Critical Conversations For Dummies
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Emotions can take over a critical conversation, causing it to quickly lose its focus. How can you refocus a critical conversation that’s being overshadowed by strong emotions? When the other party or parties in the conversation are so upset or emotional that they can’t focus on tasks, the conversation may come to a screeching halt, or worse, turn into a complete wreck.

First, don’t get caught up in the emotions — even if you completely agree or disagree with the agreement — or try to force decisions.

Sometimes progress on finding solutions or even discovering the problem can’t happen until the emotion is resolved or at least dealt with. There is tremendous value in dealing with the emotions because it can lead to progress.

Second, call a spade a spade. Name the feeling, emotion, or behavior you’re experiencing or sensing in the room. By simply saying, “I sense there is tension in the room,” you open the possibility of others wanting to resolve that tension or even recognizing its presence.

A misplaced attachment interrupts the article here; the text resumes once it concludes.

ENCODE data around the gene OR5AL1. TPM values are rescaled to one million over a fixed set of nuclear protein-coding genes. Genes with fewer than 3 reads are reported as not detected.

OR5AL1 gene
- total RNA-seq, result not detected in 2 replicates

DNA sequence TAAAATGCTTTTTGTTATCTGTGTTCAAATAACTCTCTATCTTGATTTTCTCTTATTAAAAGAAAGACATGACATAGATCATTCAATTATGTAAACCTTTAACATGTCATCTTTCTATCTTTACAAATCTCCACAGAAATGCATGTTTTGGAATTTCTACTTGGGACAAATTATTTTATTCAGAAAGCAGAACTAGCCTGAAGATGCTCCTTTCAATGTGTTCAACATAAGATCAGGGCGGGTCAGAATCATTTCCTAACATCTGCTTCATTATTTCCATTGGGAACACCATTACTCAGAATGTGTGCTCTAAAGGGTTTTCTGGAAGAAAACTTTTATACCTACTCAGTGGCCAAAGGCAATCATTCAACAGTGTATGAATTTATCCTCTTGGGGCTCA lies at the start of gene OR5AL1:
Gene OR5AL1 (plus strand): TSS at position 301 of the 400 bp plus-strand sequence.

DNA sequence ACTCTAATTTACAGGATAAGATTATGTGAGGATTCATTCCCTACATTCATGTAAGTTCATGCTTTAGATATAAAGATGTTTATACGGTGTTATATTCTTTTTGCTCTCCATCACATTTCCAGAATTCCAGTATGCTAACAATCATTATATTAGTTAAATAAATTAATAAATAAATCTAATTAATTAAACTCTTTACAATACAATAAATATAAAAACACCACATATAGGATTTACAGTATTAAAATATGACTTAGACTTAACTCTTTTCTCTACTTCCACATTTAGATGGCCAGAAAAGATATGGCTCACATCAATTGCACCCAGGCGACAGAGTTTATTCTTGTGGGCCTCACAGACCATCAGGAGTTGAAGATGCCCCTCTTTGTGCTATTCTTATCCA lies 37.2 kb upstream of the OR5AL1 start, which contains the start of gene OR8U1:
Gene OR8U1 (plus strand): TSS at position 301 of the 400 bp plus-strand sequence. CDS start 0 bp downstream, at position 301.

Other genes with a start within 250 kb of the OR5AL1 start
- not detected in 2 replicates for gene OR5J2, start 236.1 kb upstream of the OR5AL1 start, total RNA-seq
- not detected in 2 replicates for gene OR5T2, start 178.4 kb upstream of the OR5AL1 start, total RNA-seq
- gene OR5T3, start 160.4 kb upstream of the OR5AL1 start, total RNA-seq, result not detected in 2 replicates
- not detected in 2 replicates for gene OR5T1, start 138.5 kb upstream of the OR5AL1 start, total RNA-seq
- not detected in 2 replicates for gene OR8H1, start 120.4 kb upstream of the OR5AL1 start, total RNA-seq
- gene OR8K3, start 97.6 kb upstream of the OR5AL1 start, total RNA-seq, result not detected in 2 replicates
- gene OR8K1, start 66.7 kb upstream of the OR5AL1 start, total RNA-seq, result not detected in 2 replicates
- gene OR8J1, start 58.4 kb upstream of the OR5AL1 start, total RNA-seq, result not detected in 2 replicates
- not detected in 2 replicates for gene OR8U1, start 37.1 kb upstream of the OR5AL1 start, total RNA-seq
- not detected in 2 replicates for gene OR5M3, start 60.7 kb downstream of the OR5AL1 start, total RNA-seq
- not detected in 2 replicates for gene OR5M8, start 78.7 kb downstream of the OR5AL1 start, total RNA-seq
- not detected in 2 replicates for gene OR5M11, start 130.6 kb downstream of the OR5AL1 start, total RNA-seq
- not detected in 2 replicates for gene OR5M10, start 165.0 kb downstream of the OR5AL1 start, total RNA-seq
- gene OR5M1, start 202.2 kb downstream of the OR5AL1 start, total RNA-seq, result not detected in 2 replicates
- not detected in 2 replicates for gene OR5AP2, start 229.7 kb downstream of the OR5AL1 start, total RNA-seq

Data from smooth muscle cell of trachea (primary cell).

After you voice the feeling, you or the facilitator can help the team agree on ways to address the emotional situation first and then get back to the purpose of the meeting. This step often looks like a critical conversation within a critical conversation.

Recommend to the group that it examine and acknowledge the feelings and opinions of others, and then make a decision about whether the meeting or discussion can continue.

Finally, if you’re in a large group conversation, ask that everyone support others who may be emotional. Some people are better at dealing with the emotions of highly charged situations, and some people need to cry it out.

If you’re in a one-on-one conversation, simply state (and mean) that you understand or at least recognize what the other person may be feeling.

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Christina Tangora Schlachter, PhD, is a Certified Professional Coach. She has created and taught courses on communication skills, crucial conversations for new managers, communication for professionals, and dealing with difficult conversations. She is the coauthor of Leading Business Change For Dummies and is the Chief Leader of She Leads.

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